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Handbook of Arthurian Romance

King Arthur's Court in Medieval European Literature

Ed. by Tether, Leah / McFadyen, Johnny

In collab. with Busby, Keith / Putter, Ad

Series:De Gruyter Reference

    159,95 € / $183.99 / £145.50*

    eBook (PDF)
    Publication Date:
    June 2017
    Copyright year:
    2017
    ISBN
    978-3-11-043246-6
    See all formats and pricing

    Overview

    Aims and Scope

    The renowned and illustrious tales of King Arthur, his knights and the Round Table pervade all European vernaculars, as well as the Latin tradition. Arthurian narrative material, which had originally been transmitted in oral culture, began to be inscribed regularly in the twelfth century, developing from (pseudo-)historical beginnings in the Latin chronicles of "historians" such as Geoffrey of Monmouth into masterful literary works like the romances of Chrétien de Troyes. Evidently a big hit, Arthur found himself being swiftly translated, adapted and integrated into the literary traditions of almost every European vernacular during the thirteenth and fourteenth centuries. This Handbook seeks to showcase the European character of Arthurian romance both past and present.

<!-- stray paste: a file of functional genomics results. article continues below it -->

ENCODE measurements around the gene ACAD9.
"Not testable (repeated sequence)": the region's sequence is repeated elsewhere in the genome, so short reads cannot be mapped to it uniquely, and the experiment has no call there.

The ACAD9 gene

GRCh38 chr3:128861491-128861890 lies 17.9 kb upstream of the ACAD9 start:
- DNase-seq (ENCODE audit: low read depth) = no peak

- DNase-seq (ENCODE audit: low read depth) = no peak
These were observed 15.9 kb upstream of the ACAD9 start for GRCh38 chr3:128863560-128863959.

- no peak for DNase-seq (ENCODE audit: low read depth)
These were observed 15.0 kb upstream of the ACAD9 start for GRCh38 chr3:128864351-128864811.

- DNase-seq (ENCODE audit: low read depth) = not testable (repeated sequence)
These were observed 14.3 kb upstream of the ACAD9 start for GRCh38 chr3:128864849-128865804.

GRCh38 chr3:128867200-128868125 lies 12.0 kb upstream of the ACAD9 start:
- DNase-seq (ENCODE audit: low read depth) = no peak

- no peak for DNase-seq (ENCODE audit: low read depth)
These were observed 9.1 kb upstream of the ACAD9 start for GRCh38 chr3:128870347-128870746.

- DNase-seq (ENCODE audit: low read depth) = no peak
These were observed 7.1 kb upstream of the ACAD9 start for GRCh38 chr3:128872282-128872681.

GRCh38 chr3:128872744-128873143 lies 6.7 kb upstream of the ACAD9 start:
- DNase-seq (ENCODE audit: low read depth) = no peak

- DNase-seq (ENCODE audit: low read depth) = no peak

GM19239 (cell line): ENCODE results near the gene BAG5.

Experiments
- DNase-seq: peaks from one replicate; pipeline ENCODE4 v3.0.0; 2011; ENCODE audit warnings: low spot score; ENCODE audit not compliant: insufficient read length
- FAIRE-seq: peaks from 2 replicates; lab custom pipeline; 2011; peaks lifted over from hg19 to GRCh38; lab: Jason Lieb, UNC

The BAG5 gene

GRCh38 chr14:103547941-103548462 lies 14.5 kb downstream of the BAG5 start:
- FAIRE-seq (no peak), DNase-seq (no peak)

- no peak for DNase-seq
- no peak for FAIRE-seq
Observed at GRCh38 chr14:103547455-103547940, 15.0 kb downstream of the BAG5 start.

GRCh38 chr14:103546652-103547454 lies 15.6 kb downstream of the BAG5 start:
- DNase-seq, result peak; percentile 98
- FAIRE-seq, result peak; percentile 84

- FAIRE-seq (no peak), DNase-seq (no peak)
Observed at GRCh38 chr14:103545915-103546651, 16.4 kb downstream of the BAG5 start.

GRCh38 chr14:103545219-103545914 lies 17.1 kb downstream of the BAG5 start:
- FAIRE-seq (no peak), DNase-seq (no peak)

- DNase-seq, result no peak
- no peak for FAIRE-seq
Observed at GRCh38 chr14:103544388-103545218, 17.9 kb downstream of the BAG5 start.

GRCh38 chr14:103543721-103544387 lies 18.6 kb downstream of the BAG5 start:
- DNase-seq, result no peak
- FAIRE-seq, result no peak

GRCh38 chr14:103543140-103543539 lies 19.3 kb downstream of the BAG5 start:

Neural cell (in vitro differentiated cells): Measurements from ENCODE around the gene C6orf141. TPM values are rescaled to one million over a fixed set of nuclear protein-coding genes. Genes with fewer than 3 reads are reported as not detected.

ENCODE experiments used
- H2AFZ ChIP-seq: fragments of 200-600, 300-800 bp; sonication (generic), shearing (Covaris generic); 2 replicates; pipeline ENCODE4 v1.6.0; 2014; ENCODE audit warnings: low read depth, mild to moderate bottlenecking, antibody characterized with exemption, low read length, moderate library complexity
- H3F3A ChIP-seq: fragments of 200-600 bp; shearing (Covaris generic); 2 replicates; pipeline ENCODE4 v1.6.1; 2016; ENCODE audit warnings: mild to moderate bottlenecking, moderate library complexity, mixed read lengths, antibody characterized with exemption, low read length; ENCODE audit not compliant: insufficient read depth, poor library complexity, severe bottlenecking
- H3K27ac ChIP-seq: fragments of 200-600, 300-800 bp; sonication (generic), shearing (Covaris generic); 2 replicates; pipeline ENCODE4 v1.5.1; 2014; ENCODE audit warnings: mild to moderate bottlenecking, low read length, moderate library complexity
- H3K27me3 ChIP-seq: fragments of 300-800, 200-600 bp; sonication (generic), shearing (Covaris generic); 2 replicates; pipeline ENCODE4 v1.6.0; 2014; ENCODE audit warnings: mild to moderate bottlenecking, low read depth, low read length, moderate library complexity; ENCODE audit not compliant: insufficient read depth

By working across national philological boundaries, which in the past have tended to segregate the study of Arthurian romance according to language, as well as by exploring primary texts from different vernaculars and the Latin tradition in conjunction with recent theoretical concepts and approaches, this Handbook brings together a pioneering and more complete view of the specifically European context of Arthurian romance, and promotes the more connected study of Arthurian literature across the entirety of its European context.

    Details

    xv, 548 pages
    Language:
    English
    Type of Publication:
    Reference Work
    Keyword(s):
    Arthurian literature; Vernacular; Latin
    Readership:
    Historians, literary critics, manuscript scholars, theorists, students, teachers, and interested non-specialists.

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    Leah Tether, University of Bristol, UK and Johnny McFadyen, Oxford University Press, UK.

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